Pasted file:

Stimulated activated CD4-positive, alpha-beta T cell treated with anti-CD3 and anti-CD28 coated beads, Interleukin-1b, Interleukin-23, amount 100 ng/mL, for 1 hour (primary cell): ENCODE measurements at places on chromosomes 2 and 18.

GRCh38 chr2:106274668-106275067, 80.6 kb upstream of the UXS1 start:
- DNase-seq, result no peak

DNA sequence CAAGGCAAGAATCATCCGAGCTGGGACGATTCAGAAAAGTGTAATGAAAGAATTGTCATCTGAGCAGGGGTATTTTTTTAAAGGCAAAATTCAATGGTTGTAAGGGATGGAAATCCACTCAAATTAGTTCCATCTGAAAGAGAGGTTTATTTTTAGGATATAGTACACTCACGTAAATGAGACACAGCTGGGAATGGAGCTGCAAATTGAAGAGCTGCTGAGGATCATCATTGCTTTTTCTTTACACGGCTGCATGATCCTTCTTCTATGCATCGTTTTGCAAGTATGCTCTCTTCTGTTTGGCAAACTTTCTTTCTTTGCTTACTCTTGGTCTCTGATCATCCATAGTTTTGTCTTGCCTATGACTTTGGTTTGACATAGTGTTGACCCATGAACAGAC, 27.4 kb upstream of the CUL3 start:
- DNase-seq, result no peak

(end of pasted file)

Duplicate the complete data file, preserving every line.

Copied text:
Stimulated activated CD4-positive, alpha-beta T cell treated with anti-CD3 and anti-CD28 coated beads, Interleukin-1b, Interleukin-23, amount 100 ng/mL, for 1 hour (primary cell): ENCODE measurements at places on chromosomes 2 and 18.

GRCh38 chr2:106274668-106275067, 80.6 kb upstream of the UXS1 start:
- DNase-seq, result no peak

DNA sequence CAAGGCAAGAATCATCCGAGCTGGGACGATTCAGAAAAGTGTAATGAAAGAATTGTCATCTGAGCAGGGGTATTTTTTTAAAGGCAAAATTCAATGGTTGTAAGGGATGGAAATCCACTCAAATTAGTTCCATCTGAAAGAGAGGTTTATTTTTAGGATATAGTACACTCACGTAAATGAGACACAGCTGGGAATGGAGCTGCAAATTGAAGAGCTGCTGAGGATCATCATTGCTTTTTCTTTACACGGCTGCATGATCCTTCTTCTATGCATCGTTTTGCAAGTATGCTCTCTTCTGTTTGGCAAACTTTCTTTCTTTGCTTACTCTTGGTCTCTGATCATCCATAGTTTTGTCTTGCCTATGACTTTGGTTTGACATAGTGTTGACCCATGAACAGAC, 27.4 kb upstream of the CUL3 start:
- DNase-seq, result no peak